The founder of fallen adtech startup MediaMath is trying to buy back the bankrupt company’s assets

  • MediaMath Cofounder and CEO Joe Zawadzki is assembling a syndicate to buy back the company.
  • It comes after MediaMath filed for Chapter 11 bankruptcy protection last month.
  • Zawadzki left MediaMath in 2021.

According to people familiar with the situation, MediaMath cofounder Joe Zawadzki is looking to put together a syndicate of adtech industry investors to try to buy back the company’s assets at its upcoming bankruptcy auction.

The assets of the now-liquidated company will be auctioned off in Delaware bankruptcy court on August 8 at 4 p.m. eastern time.

“There are a lot of people in the adtech community who have maybe some combination of sympathy and support for Joe and the employees and also believe there could be some residual value there,” said someone with direct knowledge of Zawadzki’s syndicate.

Zawadzki’s plans could still change, and there is no guarantee that the syndicate would be successful in acquiring all or some of its assets.

A MediaMath spokesperson declined to comment. Zawadzki did not respond to a comment request.

If Zawadzki is successful, it will be a remarkable comeback for the company’s former CEO, who was widely regarded as the face of MediaMath until his departure in 2021.

MediaMath was an early adtech pioneer that claims to have invented the demand-side platform — technology that allows advertisers to place ads across the web using automation — when it was founded in 2007. Former employees and industry observers have said Zawadzki’s MediaMath was also ahead of its time in developing tools to help clients understand how their digital ad dollars were being spent.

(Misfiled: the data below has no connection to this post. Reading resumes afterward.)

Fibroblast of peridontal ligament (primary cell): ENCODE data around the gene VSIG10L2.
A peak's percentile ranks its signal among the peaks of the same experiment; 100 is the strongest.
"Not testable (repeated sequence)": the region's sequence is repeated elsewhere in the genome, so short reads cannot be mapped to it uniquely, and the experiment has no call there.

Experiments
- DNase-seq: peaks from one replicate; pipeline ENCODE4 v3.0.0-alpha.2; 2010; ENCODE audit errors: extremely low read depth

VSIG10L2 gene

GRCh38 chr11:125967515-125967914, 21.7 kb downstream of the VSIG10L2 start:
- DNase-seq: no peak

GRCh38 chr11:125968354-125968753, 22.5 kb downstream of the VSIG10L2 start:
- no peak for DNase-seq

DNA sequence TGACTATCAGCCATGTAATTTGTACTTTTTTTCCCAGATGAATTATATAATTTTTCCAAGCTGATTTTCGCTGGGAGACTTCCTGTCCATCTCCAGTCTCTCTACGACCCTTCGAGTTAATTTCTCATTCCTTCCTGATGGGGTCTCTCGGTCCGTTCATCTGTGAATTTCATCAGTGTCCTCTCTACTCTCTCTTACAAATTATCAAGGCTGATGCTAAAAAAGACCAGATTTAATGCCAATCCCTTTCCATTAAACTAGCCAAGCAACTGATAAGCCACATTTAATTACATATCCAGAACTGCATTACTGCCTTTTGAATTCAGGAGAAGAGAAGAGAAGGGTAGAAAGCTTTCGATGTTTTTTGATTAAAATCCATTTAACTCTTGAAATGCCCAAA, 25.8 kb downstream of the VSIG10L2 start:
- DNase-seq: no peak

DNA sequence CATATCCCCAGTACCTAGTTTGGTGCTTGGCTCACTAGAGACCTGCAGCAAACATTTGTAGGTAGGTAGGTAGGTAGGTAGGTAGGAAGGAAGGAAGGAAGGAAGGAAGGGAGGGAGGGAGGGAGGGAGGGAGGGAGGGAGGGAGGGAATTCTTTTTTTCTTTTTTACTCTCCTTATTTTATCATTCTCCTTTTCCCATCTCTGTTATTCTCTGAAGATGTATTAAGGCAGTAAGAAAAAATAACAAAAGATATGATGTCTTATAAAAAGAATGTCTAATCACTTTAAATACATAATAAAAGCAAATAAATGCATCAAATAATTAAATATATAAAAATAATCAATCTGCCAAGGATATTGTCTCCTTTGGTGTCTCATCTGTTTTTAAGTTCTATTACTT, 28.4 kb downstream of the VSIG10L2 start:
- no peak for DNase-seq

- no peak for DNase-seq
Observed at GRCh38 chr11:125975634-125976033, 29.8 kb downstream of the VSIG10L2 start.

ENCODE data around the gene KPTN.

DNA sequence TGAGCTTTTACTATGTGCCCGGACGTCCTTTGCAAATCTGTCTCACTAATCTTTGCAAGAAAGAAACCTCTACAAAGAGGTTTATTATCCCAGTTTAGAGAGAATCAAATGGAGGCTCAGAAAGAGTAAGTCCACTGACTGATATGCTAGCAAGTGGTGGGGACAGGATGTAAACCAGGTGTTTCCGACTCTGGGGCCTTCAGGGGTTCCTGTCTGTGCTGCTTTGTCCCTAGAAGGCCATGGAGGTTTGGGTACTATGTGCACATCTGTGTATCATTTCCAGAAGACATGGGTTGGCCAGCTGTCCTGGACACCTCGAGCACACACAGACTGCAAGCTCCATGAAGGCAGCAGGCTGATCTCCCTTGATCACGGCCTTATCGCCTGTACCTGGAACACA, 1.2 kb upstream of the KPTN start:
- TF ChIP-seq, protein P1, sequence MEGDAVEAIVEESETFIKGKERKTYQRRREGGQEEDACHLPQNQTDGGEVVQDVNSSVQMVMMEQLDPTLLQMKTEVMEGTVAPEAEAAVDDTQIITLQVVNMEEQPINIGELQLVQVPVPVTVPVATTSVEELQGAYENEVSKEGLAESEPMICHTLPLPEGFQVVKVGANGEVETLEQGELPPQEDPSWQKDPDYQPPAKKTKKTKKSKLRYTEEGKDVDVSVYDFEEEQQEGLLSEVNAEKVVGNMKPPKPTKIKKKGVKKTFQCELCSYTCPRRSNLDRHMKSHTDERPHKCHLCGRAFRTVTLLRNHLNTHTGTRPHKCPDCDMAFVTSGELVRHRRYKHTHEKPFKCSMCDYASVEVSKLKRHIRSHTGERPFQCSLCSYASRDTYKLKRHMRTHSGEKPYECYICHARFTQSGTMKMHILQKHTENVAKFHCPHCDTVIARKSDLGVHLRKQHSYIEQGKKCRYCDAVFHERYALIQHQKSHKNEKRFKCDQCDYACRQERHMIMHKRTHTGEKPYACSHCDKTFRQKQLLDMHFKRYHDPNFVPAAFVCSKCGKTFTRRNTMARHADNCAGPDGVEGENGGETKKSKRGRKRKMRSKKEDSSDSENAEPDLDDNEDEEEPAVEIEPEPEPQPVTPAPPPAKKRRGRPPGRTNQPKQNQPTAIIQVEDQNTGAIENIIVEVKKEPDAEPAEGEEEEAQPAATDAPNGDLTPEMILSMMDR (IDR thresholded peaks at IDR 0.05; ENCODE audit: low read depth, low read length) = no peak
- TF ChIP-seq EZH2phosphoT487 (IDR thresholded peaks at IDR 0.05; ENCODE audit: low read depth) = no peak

MediaMath grew to over 700 employees and courted – but ultimately declined – acquisition offers from larger corporations such as IBM, Bain Capital, and Singtel.

In 2020, the company faced a difficult period due to the widespread advertising slowdown and stiff competition from companies such as The Trade Desk and Google. It began to run out of money, and Zawadzki was fired a year later when the company was unable to secure new financing or a buyer.

The company appeared to be stabilizing before collapsing when its new CEO, Neil Nguyen, was given an unexpected three-month deadline by its private-equity owner to sell the company or find new investors.

MediaMath was on the verge of a deal with a new buyer, Media and Games Invest, but when MGI backed out, the company was left with no cash runway and filed for Chapter 11 bankruptcy protection on June 30, ceasing operations that day. According to the bankruptcy filings, MediaMath owes at least $125 million to hundreds of creditors.

Any buyer of the company’s assets would be free of the liabilities associated with the bankruptcy process.

Zawadzki told Insider earlier this month that he was interested in acquiring MediaMath’s assets.

“I’d love to see this thing become an industry utility,” Zawadzki said back then. “I would love to see a ‘Project Phoenix’ here.”

It’s unclear what Zawadzki’s plans are for MediaMath the second time around, but a second person with direct knowledge of the situation said the new company would almost certainly look to bring back former employees who know the code.

Two sources in the adtech industry who had indirect knowledge of the syndicate but were not involved and hadn’t discussed it with Zawadzki suggested he look into integrating it with his new fintech startup. Zawadzki is now the chairman of FxM, a fintech startup that aims to provide financing to adtech and media companies in order to reduce their reliance on working capital. According to adtech industry sources, MediaMath’s supply chain optimization assets could become the backbone of FxM’s “SCF+” supply chain financing product.

Zawadzki is also a general partner at AperiamVentures, a venture capital firm that has invested in dozens of adtech startups.

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